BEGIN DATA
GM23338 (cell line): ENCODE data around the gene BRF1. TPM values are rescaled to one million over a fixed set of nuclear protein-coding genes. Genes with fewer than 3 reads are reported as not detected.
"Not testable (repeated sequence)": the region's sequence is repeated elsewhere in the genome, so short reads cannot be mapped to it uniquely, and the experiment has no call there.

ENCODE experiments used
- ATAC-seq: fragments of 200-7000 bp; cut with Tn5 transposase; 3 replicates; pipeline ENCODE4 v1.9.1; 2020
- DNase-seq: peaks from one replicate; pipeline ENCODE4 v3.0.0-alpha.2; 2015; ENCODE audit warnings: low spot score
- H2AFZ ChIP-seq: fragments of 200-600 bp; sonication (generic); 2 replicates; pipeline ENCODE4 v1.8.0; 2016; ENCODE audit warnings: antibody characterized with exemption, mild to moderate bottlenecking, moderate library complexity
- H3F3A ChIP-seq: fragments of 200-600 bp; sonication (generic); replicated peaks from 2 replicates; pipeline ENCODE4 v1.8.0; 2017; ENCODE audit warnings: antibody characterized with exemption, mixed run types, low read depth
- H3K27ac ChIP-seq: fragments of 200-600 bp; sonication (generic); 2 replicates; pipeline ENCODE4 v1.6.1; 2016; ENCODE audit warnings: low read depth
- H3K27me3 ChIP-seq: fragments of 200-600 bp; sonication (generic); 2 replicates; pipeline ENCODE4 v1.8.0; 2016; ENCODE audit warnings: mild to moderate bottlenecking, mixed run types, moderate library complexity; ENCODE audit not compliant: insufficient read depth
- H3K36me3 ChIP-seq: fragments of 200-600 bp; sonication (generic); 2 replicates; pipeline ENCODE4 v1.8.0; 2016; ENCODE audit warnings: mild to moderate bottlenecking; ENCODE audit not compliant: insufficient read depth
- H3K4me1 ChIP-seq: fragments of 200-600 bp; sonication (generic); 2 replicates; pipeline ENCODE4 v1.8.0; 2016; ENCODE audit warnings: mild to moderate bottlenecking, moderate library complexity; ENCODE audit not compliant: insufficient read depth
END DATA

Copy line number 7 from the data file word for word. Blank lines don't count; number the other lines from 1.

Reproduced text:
- H3F3A ChIP-seq: fragments of 200-600 bp; sonication (generic); replicated peaks from 2 replicates; pipeline ENCODE4 v1.8.0; 2017; ENCODE audit warnings: antibody characterized with exemption, mixed run types, low read depth